This post is the eighth in a series of posts based on the “Best Practices for School Auctions” whitepaper from the Greater Giving Fundraising Excellence Series. Each new post covers the unique challenges school auction planners face, and how to overcome those challenges. Read additional articles: School Auctions Series.
A school auction is a big endeavor with lots of moving parts.
Most nonprofits take an entire year to plan their gala event, but the school year is only nine months. How do you get it all done without going crazy? In this post, well show you how to create a timeline that will reduce the pressure on you and your entire team. And yes, you actually can leverage those summer months to your advantage.
Spring is for Planning
Most school auctions take place in the spring. While it’s tempting to take a break once the event is over, now is the time to get started on next year’s auction. You’ll thank yourself later.
As soon as this year’s auction is done, select next year’s auction chair and committee heads. Then head into the planning phase.
- Make a wish list: Look at the data for this year’s auction and make a list of the items that sold well. Drop the items that didn’t perform well. Brainstorm more ideas, get your team together and get creative. What do you think your audience would go wild for?
- Set goals: What are your revenue goals for next year’s auction? How many items do you need to procure? What types of items? How many items in each category do you need? The more specific you can be, the easier it will be on your procurement team.
- Set a timeline: When do you need to have all your items procured so they can be packaged up and prepared for the auction? Set clear deadlines for your team so they know what’s expected of them.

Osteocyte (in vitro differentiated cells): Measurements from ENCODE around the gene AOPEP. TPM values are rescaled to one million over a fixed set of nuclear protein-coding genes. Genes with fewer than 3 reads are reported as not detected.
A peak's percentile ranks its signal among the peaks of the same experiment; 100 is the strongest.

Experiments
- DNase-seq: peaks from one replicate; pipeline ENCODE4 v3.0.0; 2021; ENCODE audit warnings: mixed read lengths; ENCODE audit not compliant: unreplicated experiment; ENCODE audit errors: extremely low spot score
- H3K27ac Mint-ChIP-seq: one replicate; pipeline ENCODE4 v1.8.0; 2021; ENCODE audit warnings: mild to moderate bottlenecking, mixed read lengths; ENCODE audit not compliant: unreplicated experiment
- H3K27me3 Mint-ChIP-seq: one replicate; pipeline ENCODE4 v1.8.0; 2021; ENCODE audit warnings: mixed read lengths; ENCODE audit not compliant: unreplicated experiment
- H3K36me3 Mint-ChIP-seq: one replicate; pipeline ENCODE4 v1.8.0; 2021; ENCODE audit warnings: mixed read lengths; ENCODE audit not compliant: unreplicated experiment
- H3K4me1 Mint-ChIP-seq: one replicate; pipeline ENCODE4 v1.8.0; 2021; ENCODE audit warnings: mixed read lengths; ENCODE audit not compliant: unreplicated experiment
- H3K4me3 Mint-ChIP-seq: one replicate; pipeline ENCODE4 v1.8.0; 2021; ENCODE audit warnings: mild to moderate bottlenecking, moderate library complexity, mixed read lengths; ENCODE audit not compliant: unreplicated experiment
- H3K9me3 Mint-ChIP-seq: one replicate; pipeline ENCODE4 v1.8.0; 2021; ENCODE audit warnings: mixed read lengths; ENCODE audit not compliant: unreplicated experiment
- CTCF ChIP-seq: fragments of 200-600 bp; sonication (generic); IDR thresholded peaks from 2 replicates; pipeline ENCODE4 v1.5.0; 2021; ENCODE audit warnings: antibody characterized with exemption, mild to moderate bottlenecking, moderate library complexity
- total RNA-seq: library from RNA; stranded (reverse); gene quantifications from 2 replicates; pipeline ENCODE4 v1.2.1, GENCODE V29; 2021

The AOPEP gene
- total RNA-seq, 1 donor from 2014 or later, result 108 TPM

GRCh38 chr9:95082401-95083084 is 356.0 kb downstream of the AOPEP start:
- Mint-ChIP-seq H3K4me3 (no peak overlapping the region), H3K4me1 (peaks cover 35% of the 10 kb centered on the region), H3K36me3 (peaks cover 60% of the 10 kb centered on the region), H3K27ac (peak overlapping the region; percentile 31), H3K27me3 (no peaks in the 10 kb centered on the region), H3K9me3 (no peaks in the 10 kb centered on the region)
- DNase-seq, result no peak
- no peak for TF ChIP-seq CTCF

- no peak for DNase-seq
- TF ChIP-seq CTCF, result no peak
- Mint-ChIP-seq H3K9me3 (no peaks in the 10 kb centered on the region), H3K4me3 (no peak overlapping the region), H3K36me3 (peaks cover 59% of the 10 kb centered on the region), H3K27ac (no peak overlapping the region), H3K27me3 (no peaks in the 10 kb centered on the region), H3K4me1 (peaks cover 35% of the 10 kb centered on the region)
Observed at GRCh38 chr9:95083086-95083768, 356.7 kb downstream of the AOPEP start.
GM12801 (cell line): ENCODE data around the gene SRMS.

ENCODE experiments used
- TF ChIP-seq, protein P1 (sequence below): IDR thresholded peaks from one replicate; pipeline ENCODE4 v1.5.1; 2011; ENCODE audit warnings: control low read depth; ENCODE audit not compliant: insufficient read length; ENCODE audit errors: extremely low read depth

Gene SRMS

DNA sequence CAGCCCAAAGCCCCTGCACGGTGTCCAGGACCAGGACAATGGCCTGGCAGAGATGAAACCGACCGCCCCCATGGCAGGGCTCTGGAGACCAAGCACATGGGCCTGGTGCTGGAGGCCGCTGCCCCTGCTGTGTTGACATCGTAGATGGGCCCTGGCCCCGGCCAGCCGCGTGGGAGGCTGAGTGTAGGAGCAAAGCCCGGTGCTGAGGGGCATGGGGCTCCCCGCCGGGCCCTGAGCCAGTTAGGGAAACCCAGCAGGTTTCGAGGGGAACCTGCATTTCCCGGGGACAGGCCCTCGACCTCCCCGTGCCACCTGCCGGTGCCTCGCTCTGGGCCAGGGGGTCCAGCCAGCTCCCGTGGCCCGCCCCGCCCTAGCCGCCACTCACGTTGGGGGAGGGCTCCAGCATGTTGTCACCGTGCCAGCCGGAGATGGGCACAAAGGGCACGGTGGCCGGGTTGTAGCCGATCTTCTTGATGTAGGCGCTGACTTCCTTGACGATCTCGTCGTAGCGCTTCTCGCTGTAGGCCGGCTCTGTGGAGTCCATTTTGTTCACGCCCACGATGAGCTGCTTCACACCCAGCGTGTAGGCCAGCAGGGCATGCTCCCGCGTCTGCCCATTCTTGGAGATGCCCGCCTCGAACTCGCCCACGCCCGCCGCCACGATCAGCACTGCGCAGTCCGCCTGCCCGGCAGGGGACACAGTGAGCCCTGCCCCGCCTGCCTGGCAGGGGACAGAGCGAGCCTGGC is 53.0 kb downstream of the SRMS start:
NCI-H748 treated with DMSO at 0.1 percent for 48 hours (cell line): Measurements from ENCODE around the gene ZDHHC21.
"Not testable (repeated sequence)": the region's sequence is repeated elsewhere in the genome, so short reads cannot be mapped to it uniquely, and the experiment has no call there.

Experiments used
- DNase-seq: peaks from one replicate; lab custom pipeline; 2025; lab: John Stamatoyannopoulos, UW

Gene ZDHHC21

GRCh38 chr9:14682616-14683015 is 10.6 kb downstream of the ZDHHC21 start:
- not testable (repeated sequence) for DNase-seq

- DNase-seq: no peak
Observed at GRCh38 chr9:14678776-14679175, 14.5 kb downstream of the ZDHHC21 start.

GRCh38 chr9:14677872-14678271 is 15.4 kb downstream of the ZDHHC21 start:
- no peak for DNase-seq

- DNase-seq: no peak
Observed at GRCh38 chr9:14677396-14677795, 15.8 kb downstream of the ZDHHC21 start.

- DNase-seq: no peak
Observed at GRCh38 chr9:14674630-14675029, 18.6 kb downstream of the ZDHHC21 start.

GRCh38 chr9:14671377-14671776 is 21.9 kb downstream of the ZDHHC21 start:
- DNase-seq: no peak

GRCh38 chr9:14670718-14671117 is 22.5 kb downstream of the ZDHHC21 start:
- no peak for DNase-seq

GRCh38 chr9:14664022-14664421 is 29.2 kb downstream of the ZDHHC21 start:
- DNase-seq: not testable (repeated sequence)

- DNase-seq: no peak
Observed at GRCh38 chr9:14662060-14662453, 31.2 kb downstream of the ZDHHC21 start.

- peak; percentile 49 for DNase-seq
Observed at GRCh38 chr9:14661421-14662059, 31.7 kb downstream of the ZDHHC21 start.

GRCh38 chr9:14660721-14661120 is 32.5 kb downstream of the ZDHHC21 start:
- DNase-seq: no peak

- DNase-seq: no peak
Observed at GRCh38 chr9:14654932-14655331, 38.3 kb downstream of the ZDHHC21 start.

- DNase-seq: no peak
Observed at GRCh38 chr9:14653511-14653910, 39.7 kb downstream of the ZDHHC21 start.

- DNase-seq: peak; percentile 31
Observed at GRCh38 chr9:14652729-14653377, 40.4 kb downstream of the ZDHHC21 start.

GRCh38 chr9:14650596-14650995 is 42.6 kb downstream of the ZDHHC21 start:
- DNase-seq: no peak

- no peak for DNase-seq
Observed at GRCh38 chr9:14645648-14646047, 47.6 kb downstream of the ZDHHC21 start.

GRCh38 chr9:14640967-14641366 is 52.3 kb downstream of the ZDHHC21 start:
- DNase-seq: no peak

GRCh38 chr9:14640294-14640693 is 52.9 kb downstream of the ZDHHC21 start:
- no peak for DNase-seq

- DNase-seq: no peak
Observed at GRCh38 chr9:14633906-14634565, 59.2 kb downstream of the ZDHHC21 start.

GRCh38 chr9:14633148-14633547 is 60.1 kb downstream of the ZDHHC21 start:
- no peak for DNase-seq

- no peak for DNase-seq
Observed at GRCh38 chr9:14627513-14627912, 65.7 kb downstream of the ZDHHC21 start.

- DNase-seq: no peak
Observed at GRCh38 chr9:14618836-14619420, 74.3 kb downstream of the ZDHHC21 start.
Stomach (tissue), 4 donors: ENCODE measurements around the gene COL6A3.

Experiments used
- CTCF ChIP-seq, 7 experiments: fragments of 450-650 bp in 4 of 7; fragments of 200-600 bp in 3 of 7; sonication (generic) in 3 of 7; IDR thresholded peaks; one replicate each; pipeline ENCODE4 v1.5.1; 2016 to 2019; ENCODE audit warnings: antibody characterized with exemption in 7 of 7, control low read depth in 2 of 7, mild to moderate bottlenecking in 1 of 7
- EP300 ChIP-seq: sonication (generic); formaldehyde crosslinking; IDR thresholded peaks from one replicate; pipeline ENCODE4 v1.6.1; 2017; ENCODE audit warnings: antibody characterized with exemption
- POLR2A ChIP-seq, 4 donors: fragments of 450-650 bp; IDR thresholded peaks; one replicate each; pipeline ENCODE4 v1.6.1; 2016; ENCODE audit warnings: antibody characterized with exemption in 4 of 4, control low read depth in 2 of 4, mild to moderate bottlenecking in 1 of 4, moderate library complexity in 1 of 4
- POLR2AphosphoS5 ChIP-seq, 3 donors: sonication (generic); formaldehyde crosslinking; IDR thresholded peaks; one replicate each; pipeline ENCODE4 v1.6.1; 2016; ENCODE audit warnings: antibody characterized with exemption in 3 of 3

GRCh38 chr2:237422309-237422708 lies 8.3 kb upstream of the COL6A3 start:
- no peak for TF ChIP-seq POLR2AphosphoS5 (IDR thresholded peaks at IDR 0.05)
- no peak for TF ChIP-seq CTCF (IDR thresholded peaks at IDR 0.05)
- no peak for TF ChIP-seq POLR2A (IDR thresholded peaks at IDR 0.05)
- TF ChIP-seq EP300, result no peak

- Create a Procurement Information Packet: Make it easy on your procurement team and provide them the tools they need to succeed. Create a donation request letter they can just fill out and mail or email to their contacts. Provide tips and tricks that will make their life easier (e.g. identify which retailers can make donation decisions at the store level and which ones need approval from the corporate office). Upload all these documents to your event website for easy downloading and keep them up-to-date.
- Recruit volunteers: Recruit as many people as possible. Consider dividing your volunteers into two teams, Procurement, and Preparation, each with their own timeline. The Procurement Team works through the summer to solicit donations for the auction. The Preparation Team then takes over in the fall to maintain the inventory, package items and prepare them for the auction.
- Assign tasks: Avoid confusion and duplication of effort by strategically assigning procurement items to your volunteers. For instance, you could divide the list by type: personal services, restaurant gift certificates, entertainment, etc. Or you could divide the list by geography and assign a neighborhood or zip code to the parents of each class.
Summer is for Procurement
Keep in touch with your volunteers over the summer as they procure items for your auction. Create an email or a Facebook group so people can connect with one another, ask questions, get support or find the right contacts for a particular organization. You could even have mini-contests each week. Summer is a busy time for most families, so having support and encouragement from a team can help people stay on top of the work to be done. And it makes it more fun too!
Fall is Time to Celebrate and Organize
No doubt there will still be some procurement to do in the fall. So re-energize your volunteers with a kick-off meeting when school begins. Make it fun! Serve food and drinks. Have people tell their stories about their experiences contacting donors. Reward volunteers who worked hard over the summer to deliver their quota. See who needs support and maybe team people up to finish up the last of the list.
This is also the time to activate your Preparation Team. They’ll learn which items are already in place and what to expect to arrive in the coming weeks. They can start planning how they’ll package up the items and prepare them for the auction.
What’s Your Experience?
How do you manage your auction timeline? Have you found a schedule that works best for you? Do you have any tips for keeping things moving through the summer months? What works best to keep things on track? Share your insights in the comments below.